Of course that theory's blown out of the water by Carol's doctor (who she communicates via her wall screen – 1984, anyone?), who advises her to rely on the state sanctioned porn to make love to her husband on a frequent basis, which she's having difficulty with (what, in spite of Oliver used to refer to as his "mighty mallet?") – while reminding her via hypnotic suggestion that it is impossible to have a baby. What's a poor girl to do?

We see a right cunt dob in some folks for having a baby (the reward? Extra rations – if this isn't reminding anyone of the Jew-hunting in the occupied territories during World War Two, you'd have to have rocks in your head the size of Gibraltar) – and the couple and their illicit child are killed right there and then in some kind of portable extermination chamber (further echoes of the Holocaust?). And yet, Carol still wants a child of her own – although given Chaplin's wooden performance for the duration of this film, you think she'd be giving birth to a log. Mind you, it'd be hard to guess what she'd be like as a mother – maybe she'd dull her children into submission?

In between the creepiness of the dolls and their seemingly unconditional affection, and the hypnotism used by the doctors, the regular folks don't stand all that much of a chance in bucking the system. This is total government control.

In the next few scenes we learn that promiscuity is indeed tolerated, jealousy is a thing of the past (although not to that mighty champion of feminism Oliver Reed!), Christmas is held on to for vague reasons – to keep the lower classes happy perhaps, although Christmas trees are an extravagance for the privileged few – and that Carol might be carrying something secret aboard her uterus.

Oh yeah! She's up the duff! Uncle Ollie slipped one past the keeper! Now they've only got to hide the child for somewhere in the region of twenty plus years, and all will be well. Now seeing as every child born is bar-coded with the letters "BE" (Before Edict) as soon as they're hatched, that could prove a slight problem. And how exactly do you conceal that caterwauling banshee-like wailing at 3 in the morning to the baby police? "Sorry guv'nor, I stubbed me toe and it really hurt…" Women can be so fucking stupid and selfish when it comes to the old maternal instinct – and that's before anything has come to pass. Wah-wah – I want a baby. Wah-wah – I want this, I want that. Wah-wah, pay me attention because I feel so self-important today and you haven't told me how wonderful I am for the four millionth time this minute. Don't worry that the moment someone notices the baby bump it's the extermination chamber for all three of us, as long as you're happy, dear. The equivalent would be a Jew knocking at the doors of Auschwitz demanding to be let in, singing "Hava Nagilah". Life expectancy = zero.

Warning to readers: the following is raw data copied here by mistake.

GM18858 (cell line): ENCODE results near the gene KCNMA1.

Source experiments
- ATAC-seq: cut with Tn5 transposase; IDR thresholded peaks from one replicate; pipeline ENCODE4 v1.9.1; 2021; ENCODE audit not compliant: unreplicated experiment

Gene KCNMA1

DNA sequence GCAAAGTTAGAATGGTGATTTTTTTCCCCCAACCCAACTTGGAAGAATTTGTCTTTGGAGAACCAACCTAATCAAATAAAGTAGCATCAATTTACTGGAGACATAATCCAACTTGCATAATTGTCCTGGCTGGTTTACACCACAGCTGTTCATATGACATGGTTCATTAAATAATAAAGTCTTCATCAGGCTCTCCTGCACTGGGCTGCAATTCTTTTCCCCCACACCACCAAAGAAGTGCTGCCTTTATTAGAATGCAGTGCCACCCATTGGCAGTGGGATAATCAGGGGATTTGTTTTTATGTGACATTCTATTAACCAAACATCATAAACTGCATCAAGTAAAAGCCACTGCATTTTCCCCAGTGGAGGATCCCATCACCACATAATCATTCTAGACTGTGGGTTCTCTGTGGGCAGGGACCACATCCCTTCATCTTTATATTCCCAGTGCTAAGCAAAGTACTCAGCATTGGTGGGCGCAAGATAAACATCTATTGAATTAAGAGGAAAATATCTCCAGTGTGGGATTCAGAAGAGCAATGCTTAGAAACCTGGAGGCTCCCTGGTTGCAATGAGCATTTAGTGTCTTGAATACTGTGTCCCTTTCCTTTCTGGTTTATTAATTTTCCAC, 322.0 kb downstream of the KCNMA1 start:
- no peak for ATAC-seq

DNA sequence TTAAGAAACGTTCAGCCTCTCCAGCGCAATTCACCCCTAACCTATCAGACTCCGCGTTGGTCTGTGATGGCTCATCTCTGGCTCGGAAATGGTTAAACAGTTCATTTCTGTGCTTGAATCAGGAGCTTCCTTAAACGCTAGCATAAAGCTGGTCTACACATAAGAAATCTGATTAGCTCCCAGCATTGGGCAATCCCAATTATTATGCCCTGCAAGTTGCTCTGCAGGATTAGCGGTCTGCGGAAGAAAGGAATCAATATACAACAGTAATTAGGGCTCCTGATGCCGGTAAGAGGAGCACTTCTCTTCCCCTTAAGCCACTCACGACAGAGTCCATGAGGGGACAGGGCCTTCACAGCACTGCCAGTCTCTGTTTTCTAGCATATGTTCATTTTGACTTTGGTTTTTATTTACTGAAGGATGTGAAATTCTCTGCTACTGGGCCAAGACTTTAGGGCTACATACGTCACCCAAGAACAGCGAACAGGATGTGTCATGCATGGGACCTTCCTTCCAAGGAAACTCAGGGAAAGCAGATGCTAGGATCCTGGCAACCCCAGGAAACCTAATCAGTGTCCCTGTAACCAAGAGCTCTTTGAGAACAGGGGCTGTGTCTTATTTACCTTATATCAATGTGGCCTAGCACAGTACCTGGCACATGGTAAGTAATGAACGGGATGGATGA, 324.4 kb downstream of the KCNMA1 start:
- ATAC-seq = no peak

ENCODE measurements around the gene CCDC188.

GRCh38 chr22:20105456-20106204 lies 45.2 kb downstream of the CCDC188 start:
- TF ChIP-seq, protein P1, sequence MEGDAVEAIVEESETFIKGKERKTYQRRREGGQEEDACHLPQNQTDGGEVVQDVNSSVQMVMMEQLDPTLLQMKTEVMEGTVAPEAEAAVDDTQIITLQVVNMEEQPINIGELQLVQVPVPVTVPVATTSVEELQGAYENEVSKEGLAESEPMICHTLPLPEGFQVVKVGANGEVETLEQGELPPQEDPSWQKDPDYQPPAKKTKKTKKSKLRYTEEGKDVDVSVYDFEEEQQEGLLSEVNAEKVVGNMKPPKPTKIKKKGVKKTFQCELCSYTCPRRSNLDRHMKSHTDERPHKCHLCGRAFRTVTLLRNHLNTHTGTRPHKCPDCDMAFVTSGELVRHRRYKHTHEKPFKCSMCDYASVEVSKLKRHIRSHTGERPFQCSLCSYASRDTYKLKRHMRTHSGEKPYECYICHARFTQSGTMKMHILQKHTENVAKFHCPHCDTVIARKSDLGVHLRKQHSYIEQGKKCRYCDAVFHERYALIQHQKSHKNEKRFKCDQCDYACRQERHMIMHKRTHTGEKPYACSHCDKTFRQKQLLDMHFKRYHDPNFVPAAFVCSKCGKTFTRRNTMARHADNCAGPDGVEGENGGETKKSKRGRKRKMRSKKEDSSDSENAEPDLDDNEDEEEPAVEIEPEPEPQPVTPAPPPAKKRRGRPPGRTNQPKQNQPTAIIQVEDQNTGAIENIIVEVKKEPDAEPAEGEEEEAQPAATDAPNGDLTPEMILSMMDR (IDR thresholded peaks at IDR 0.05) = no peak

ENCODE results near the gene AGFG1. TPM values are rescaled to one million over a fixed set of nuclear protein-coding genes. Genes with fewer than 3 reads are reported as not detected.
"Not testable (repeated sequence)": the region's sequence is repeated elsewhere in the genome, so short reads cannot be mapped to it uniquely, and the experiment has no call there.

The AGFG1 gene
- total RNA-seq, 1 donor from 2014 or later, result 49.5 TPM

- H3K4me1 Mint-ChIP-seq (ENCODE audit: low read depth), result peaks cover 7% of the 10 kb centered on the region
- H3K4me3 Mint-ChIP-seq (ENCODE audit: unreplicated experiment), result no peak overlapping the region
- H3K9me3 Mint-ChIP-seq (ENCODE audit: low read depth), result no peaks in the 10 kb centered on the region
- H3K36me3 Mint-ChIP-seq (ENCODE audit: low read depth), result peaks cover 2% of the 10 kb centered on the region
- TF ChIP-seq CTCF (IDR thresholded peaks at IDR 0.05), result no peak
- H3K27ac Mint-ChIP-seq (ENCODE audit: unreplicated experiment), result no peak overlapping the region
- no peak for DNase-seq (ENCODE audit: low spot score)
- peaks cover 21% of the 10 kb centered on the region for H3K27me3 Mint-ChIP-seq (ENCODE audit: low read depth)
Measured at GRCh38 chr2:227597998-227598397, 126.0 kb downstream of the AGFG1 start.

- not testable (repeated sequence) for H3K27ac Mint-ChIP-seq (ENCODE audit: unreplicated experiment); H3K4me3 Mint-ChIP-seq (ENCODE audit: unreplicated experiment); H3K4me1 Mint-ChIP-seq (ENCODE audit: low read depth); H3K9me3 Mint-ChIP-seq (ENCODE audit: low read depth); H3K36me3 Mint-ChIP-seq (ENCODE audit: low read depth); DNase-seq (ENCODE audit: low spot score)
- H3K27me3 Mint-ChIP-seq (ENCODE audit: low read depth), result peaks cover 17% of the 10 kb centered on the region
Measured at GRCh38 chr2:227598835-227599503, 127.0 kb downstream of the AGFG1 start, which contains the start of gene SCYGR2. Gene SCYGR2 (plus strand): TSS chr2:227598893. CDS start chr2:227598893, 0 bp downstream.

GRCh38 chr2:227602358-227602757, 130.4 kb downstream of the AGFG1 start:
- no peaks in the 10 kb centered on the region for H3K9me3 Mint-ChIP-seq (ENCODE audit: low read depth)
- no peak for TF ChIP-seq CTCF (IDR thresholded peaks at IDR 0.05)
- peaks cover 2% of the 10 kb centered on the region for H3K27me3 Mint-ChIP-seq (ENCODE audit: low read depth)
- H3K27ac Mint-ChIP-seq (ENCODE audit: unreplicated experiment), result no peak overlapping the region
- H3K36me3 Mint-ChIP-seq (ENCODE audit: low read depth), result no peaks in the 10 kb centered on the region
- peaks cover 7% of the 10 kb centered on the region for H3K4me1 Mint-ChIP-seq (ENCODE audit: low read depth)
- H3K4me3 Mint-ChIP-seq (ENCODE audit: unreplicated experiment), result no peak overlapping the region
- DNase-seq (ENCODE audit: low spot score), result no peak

Russ stupidly makes himself complicit in this capital crime, by offering to hide them both. But then, you see, he still possesses rather outmoded ideas of monogamy, so it's going to be a bit of a slippery slope for our heroes to follow from here. To keep their little secret a secret, Russ hides Carol in their basement (why does the phrase, "It rubs the lotion on its skin" keep echoing through my mind?), and comes up with an ever-increasing and ever-implausible pack of lies to explain her absence from civilised society.

Russ does something even more stupid, you see, given the wholly computerised world he lives in. Carol's not having an easy pregnancy, and he decides to research premature births in his world's version of Wikipedia – bad move; they have library police. The effect is something akin to what would happen if you got sprung looking at hardcore porn at work. Unpleasant, to say the least. I mean, maybe if you were a stock-broker, politician or Q.C, you could get away with it, but here, as a lowly museum worker…nup. He gets three months detention – although it appears to be home detention, which probably suits his and Carol's purposes, despite the fact that neither of them has the slightest fucking idea of how delivering a baby actually occurs.

Carol makes the maternal but stupid move to take the baby to the shops – you'd think she wouldn't want to attract attention to herself, particularly as there are quite a few baby narcs around, including former friend Edna (Diane Cilento – Mrs Sean Connery at the time). Let's face it, you can't trust anybody these days. The feds know where she is and Carol's plight is not a good one. She then does something stupid I thought I'd never say – she goes to the movies. I know no-one likes a baby in a cinema, but reactions here might be judged as a little unfriendly. She then even more stupidly takes the baby to see her blind doctor friend, who is being observed (as are, I think we're meant to believe, everybody else in this cockamamie world) via the old video screen – I believe I mentioned 1984 before…